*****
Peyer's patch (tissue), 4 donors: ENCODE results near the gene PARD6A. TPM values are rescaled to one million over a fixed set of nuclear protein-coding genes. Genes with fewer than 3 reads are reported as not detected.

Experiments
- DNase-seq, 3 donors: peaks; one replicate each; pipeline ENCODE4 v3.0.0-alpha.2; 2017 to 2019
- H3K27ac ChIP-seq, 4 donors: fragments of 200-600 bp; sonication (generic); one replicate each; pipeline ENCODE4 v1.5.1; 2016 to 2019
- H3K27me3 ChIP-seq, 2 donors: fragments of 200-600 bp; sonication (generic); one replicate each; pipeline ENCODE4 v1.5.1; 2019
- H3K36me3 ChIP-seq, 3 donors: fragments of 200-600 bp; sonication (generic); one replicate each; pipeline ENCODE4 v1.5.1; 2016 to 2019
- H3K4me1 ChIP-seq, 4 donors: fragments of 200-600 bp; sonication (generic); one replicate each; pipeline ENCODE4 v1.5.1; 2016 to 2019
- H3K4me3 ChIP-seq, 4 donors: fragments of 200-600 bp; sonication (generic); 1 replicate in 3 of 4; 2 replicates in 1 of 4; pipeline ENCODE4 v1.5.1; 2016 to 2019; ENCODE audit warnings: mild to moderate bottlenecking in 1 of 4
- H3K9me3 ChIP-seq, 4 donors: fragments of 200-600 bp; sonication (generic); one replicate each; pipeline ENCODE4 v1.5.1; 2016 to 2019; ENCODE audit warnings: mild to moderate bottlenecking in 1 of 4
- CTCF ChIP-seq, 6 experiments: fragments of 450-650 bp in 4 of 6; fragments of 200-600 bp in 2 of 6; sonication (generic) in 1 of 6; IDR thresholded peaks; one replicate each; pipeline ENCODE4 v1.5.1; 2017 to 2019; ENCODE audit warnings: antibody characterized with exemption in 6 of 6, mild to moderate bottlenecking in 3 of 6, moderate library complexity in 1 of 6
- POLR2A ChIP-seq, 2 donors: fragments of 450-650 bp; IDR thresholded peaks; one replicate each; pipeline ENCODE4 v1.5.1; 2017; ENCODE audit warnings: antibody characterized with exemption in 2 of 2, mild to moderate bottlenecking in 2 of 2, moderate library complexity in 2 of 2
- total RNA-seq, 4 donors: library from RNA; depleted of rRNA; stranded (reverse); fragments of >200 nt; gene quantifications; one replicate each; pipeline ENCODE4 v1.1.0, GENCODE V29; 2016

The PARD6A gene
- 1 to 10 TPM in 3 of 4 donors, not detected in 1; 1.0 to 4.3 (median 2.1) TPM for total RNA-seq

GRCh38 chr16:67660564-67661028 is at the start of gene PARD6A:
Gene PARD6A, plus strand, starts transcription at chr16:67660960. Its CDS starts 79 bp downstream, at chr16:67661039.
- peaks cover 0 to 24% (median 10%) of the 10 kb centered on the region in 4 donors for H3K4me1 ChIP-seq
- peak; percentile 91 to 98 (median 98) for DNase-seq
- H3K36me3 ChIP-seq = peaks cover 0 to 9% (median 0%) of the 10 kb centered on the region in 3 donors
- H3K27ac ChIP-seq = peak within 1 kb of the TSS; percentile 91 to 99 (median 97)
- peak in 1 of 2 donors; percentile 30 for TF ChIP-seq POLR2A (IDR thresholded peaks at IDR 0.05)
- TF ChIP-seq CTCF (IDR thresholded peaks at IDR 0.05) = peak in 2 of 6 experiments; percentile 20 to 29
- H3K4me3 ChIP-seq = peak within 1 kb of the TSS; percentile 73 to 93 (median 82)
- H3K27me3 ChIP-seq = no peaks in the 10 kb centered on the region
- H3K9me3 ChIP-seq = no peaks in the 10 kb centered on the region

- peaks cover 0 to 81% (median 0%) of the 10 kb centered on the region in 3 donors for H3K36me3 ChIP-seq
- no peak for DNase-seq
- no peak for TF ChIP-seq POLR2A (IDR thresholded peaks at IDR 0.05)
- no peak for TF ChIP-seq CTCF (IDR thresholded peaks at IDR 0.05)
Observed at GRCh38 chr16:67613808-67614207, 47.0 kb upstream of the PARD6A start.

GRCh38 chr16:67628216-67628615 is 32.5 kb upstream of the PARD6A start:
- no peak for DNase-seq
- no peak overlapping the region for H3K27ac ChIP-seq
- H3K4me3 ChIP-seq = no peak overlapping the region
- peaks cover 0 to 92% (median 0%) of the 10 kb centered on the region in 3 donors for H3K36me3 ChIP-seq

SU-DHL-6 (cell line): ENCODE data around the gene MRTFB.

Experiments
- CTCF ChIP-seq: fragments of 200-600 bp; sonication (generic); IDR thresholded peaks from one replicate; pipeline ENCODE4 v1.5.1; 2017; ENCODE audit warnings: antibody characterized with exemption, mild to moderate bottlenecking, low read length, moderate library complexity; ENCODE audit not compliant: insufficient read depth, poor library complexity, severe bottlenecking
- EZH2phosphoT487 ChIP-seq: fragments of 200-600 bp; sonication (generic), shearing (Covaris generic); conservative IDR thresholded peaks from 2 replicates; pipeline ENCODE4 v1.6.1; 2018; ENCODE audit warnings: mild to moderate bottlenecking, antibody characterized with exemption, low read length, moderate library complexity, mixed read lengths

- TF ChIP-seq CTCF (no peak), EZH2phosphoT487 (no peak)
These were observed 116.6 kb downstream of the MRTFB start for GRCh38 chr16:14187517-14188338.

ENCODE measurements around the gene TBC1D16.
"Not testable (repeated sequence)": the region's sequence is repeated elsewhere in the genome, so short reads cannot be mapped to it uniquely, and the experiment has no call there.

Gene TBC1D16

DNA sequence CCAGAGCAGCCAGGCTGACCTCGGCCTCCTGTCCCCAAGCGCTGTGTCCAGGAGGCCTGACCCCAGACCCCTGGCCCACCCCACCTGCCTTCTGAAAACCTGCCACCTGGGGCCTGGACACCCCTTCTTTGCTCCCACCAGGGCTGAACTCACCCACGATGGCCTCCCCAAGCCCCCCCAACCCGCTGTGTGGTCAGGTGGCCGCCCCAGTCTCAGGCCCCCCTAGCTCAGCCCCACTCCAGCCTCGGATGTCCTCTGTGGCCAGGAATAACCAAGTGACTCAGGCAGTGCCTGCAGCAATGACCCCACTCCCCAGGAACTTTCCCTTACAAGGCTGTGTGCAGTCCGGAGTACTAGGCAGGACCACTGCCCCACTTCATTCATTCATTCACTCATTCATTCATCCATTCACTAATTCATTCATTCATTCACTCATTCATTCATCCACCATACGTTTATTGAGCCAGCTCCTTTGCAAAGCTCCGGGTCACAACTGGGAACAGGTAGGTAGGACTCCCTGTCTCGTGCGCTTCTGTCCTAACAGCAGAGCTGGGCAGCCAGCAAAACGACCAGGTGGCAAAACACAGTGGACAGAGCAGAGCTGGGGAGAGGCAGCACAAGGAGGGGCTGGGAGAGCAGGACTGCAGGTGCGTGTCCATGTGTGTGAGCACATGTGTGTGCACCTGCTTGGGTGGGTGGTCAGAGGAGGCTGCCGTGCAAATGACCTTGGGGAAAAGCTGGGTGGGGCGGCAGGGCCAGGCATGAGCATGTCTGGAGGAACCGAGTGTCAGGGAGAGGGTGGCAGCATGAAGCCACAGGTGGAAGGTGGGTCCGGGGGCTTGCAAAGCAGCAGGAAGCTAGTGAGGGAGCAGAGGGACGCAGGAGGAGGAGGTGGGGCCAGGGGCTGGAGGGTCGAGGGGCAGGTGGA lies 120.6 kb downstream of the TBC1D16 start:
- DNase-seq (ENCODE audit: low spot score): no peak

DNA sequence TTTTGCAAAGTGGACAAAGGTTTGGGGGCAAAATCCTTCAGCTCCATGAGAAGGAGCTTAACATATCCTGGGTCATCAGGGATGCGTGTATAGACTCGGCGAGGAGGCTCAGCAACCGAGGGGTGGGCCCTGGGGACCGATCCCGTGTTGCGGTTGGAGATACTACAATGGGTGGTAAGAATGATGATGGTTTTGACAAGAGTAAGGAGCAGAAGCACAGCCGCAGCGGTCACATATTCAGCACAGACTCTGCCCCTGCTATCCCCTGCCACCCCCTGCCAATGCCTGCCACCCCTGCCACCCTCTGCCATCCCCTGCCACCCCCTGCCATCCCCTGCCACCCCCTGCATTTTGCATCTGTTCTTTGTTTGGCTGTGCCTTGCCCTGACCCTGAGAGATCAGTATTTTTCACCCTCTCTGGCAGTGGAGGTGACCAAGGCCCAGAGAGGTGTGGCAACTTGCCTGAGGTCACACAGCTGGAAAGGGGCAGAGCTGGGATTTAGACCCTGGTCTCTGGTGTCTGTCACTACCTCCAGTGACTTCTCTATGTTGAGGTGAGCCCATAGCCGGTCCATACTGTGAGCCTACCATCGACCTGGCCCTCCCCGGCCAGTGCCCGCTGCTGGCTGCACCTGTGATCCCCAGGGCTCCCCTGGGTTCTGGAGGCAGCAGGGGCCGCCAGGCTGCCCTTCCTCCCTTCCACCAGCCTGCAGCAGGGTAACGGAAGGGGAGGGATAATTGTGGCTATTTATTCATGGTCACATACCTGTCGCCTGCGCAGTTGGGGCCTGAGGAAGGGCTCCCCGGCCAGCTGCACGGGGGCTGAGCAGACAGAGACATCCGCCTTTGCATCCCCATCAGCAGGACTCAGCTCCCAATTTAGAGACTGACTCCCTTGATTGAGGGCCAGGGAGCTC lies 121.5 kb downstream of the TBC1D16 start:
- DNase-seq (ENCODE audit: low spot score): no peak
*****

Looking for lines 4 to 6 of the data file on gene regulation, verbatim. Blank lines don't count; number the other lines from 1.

- H3K27ac ChIP-seq, 4 donors: fragments of 200-600 bp; sonication (generic); one replicate each; pipeline ENCODE4 v1.5.1; 2016 to 2019
- H3K27me3 ChIP-seq, 2 donors: fragments of 200-600 bp; sonication (generic); one replicate each; pipeline ENCODE4 v1.5.1; 2019
- H3K36me3 ChIP-seq, 3 donors: fragments of 200-600 bp; sonication (generic); one replicate each; pipeline ENCODE4 v1.5.1; 2016 to 2019